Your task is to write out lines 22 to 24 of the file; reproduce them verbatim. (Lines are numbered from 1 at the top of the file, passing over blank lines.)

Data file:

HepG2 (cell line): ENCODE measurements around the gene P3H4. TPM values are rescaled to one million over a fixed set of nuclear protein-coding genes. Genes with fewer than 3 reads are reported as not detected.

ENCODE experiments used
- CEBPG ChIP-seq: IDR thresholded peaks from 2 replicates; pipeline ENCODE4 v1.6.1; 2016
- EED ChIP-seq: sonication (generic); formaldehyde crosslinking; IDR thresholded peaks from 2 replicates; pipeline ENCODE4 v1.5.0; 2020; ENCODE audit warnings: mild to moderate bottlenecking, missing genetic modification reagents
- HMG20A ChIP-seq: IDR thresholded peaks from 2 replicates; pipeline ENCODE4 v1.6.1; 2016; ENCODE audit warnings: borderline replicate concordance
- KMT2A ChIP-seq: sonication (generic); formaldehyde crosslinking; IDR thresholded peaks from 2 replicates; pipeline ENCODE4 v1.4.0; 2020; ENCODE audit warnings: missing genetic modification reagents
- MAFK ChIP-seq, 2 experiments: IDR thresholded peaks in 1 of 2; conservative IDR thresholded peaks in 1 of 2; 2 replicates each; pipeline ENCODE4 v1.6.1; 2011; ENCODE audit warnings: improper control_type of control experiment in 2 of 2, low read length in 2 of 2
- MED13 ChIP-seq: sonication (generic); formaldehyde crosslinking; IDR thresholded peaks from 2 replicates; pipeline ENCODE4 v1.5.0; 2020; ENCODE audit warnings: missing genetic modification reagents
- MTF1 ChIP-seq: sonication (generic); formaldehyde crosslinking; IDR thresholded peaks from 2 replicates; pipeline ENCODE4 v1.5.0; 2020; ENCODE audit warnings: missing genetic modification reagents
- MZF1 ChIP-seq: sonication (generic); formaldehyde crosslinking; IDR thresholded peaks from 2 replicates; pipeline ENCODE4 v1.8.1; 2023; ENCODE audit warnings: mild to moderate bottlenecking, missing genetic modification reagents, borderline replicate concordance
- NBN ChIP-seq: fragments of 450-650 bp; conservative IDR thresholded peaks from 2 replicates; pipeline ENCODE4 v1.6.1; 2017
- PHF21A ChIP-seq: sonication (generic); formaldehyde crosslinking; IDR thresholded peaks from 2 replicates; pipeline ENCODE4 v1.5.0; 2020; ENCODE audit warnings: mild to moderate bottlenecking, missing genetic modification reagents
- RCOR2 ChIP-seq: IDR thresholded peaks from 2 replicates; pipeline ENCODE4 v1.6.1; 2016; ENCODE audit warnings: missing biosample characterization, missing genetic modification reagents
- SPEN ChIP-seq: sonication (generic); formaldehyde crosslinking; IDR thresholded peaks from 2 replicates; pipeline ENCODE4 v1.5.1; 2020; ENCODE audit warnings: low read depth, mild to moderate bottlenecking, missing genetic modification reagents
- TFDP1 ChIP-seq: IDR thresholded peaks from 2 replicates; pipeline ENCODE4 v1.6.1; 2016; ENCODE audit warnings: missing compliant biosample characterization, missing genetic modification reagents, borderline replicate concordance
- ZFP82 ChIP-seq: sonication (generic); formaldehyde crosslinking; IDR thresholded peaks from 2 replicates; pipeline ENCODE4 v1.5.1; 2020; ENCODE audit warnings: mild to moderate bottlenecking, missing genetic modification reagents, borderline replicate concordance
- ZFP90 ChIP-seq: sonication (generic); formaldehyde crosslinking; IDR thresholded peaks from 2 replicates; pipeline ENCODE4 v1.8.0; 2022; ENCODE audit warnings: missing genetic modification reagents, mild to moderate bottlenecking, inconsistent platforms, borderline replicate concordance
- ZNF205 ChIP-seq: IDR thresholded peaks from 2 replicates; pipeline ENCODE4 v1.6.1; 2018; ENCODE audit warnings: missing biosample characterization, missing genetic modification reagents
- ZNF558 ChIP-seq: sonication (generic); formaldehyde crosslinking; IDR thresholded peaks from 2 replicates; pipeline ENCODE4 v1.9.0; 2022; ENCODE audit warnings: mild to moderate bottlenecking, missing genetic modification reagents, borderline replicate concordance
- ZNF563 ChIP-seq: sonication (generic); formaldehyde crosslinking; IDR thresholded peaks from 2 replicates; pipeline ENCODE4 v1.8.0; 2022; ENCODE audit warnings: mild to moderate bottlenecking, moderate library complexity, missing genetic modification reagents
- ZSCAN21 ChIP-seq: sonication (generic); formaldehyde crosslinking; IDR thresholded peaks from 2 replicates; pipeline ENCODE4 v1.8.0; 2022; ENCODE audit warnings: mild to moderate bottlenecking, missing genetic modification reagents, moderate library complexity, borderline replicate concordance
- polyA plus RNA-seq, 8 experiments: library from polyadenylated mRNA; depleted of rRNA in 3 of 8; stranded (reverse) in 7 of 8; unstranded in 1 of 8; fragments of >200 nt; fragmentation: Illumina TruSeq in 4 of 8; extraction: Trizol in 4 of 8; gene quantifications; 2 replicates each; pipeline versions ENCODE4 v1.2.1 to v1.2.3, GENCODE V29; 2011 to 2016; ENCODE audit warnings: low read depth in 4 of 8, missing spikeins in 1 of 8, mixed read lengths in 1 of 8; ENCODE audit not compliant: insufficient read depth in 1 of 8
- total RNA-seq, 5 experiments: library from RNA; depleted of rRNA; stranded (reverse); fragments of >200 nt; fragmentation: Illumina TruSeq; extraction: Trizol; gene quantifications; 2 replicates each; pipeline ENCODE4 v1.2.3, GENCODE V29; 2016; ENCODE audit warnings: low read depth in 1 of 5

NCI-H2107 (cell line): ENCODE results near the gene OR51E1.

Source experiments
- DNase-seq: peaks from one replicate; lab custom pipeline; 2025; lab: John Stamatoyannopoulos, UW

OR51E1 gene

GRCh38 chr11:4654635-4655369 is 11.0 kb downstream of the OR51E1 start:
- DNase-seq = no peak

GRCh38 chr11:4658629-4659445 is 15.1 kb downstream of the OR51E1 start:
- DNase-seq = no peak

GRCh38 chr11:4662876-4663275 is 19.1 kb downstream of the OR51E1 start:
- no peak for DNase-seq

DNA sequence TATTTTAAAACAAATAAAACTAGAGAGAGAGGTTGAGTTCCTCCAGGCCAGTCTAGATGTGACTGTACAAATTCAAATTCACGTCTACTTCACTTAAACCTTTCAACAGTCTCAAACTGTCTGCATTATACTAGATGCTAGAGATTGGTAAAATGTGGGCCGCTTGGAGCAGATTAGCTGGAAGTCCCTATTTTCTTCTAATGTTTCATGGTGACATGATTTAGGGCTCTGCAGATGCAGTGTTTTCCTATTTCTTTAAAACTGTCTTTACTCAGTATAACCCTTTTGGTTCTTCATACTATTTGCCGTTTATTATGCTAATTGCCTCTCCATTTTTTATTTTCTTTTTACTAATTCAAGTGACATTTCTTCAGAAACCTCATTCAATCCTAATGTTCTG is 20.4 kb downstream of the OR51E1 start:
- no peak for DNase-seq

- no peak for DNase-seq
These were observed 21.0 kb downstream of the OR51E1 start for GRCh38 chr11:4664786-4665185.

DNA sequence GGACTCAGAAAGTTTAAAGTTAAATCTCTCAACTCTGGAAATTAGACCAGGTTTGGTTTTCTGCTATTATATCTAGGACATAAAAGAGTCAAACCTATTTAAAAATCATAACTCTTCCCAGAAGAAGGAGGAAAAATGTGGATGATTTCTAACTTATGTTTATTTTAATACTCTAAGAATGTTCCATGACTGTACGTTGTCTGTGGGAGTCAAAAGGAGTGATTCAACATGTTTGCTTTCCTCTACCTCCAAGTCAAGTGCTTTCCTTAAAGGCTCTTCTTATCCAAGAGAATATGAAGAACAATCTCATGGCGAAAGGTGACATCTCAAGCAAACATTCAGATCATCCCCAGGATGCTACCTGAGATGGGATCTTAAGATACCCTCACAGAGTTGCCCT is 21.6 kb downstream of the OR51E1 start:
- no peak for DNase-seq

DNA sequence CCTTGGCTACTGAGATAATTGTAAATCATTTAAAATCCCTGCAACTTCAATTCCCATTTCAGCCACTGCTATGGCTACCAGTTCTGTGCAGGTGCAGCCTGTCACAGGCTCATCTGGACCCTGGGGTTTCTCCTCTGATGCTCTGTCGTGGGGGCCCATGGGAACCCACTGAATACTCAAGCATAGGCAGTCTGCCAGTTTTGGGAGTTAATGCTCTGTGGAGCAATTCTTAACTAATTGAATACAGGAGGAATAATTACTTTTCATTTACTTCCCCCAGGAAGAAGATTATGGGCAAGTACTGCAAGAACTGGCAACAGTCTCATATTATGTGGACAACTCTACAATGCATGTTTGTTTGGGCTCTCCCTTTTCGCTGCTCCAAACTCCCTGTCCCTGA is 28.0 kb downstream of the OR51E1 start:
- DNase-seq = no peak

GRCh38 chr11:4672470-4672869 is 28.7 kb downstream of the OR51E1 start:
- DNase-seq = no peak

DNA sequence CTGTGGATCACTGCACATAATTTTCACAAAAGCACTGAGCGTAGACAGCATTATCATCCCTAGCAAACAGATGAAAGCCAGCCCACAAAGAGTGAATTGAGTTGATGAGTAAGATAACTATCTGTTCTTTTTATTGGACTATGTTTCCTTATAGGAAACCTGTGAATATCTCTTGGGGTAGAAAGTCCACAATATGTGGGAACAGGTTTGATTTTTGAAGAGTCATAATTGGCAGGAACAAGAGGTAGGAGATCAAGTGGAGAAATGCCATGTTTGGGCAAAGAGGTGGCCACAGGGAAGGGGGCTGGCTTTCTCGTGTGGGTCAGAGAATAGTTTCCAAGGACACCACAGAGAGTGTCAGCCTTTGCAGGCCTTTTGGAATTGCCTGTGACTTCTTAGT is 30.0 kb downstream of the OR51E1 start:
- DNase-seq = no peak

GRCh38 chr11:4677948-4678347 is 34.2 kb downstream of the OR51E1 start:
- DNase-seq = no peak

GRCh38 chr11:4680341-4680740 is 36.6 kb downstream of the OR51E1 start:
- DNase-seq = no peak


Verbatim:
- polyA plus RNA-seq, 8 experiments: library from polyadenylated mRNA; depleted of rRNA in 3 of 8; stranded (reverse) in 7 of 8; unstranded in 1 of 8; fragments of >200 nt; fragmentation: Illumina TruSeq in 4 of 8; extraction: Trizol in 4 of 8; gene quantifications; 2 replicates each; pipeline versions ENCODE4 v1.2.1 to v1.2.3, GENCODE V29; 2011 to 2016; ENCODE audit warnings: low read depth in 4 of 8, missing spikeins in 1 of 8, mixed read lengths in 1 of 8; ENCODE audit not compliant: insufficient read depth in 1 of 8
- total RNA-seq, 5 experiments: library from RNA; depleted of rRNA; stranded (reverse); fragments of >200 nt; fragmentation: Illumina TruSeq; extraction: Trizol; gene quantifications; 2 replicates each; pipeline ENCODE4 v1.2.3, GENCODE V29; 2016; ENCODE audit warnings: low read depth in 1 of 5

NCI-H2107 (cell line): ENCODE results near the gene OR51E1.